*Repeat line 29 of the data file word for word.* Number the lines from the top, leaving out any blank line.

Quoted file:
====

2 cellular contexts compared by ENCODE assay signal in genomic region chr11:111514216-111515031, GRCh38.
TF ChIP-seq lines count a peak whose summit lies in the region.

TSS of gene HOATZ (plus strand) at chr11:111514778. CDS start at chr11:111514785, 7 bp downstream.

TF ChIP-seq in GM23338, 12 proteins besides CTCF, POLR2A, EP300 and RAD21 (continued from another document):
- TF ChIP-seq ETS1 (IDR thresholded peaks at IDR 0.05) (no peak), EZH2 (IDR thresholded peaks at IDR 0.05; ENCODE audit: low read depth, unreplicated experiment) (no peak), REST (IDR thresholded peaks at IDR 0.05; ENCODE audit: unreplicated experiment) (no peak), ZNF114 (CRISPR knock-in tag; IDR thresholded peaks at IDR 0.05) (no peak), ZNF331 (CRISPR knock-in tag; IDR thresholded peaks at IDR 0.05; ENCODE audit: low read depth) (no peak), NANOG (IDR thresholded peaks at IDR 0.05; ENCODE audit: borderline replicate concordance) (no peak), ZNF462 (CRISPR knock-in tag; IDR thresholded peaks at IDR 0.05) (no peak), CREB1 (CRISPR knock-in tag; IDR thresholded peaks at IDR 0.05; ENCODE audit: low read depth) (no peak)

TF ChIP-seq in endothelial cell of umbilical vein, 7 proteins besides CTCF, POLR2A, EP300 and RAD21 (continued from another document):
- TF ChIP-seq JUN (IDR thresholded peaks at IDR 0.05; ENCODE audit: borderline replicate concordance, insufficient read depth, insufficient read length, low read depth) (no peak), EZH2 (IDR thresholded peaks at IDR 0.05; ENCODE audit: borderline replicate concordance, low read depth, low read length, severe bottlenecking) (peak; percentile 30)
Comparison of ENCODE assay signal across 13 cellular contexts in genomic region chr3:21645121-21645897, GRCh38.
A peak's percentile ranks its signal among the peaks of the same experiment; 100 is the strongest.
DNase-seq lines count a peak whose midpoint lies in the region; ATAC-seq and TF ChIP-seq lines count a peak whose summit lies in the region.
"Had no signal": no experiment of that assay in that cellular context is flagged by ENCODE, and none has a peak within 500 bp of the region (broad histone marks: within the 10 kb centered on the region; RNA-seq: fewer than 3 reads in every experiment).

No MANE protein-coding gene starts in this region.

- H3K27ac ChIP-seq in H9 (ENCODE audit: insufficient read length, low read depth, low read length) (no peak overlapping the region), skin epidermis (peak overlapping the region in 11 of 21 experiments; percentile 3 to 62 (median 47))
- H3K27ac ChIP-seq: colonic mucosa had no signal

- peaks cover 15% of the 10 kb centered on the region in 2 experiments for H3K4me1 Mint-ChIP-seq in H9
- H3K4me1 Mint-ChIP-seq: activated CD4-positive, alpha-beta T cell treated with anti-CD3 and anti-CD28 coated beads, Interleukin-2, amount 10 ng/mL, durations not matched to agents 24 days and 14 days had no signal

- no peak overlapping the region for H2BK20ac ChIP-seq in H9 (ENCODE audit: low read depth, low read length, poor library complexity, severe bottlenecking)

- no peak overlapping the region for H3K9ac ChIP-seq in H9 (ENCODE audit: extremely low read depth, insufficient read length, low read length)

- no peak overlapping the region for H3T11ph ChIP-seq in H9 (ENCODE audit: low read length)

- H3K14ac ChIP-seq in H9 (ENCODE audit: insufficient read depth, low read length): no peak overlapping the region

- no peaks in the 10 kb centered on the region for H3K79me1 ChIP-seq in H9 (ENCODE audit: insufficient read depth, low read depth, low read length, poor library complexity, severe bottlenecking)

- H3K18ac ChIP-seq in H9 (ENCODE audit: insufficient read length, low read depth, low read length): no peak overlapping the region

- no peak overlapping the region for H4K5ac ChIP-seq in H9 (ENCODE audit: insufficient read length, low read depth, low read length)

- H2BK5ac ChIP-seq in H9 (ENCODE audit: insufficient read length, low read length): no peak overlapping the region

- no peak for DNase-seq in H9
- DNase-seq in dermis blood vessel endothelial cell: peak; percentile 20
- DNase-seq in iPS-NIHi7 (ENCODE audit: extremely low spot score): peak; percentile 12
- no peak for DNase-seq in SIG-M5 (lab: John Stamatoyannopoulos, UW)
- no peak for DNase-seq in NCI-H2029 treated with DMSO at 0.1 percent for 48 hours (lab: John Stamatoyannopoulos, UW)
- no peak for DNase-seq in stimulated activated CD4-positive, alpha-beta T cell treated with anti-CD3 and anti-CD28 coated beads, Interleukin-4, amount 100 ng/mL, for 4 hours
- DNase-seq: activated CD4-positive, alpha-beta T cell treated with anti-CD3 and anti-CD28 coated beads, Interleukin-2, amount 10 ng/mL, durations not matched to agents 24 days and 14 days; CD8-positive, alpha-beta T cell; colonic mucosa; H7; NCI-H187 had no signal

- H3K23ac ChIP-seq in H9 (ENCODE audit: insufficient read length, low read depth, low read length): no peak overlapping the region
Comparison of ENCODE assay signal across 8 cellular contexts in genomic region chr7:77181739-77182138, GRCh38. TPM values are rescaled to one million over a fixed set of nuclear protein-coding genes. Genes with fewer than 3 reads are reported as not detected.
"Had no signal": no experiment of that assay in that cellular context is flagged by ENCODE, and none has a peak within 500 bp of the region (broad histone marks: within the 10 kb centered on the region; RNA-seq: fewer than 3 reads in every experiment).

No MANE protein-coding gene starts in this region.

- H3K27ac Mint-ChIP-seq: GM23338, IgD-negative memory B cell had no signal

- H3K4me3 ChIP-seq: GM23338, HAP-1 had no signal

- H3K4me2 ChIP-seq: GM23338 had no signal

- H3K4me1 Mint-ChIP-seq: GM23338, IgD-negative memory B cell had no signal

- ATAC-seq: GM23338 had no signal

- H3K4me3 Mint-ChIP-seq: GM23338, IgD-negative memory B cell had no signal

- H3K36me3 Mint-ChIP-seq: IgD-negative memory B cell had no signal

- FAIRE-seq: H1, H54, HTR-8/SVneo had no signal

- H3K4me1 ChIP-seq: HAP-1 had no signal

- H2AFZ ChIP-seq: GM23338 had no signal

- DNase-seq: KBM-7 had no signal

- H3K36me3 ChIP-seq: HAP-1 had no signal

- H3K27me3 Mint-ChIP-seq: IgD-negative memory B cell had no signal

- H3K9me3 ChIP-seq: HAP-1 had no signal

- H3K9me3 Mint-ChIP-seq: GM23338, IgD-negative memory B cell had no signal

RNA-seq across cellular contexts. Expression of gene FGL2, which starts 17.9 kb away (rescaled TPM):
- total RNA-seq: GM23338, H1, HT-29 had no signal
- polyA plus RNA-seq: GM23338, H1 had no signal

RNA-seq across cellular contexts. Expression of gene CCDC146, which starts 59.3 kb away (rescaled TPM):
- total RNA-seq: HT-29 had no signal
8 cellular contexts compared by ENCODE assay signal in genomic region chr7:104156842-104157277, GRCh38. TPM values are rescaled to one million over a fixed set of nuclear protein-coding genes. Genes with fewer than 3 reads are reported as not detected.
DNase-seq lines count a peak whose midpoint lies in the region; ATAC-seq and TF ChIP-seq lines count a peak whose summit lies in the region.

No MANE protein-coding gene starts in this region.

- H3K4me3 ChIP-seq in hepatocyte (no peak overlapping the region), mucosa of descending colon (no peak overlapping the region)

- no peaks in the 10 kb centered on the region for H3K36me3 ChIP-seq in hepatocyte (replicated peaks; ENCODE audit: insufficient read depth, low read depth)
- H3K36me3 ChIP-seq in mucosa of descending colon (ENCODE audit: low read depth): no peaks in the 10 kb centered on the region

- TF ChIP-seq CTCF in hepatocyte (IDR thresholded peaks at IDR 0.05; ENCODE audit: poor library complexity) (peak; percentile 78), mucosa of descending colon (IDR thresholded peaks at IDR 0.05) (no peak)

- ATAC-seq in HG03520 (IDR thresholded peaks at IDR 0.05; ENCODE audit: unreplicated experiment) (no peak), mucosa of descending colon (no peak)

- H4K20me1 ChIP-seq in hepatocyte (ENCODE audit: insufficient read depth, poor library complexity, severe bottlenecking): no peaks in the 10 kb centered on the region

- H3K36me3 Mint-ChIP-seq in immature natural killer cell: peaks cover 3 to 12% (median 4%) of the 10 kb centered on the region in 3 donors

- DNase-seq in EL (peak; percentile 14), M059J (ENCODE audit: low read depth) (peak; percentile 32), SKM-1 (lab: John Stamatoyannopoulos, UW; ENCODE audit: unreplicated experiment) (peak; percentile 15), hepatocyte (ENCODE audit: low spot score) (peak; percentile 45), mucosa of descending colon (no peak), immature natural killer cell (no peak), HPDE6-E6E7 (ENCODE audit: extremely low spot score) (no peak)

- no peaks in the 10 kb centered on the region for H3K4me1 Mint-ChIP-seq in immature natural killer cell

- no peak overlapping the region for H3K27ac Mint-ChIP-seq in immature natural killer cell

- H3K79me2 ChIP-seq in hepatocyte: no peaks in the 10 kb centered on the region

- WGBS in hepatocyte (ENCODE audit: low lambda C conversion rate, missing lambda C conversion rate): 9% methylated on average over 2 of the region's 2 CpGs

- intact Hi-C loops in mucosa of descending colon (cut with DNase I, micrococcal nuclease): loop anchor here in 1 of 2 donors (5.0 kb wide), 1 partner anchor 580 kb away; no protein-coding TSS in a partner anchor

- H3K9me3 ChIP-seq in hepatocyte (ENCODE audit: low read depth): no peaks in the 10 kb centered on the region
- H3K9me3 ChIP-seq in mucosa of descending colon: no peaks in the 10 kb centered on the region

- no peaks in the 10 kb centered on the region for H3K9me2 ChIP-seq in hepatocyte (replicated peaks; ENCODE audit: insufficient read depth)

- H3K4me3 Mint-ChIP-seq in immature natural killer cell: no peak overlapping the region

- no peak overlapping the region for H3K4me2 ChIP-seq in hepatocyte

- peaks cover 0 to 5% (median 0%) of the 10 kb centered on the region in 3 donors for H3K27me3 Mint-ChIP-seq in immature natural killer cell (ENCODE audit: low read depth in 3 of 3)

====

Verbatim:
- no peak for DNase-seq in NCI-H2029 treated with DMSO at 0.1 percent for 48 hours (lab: John Stamatoyannopoulos, UW)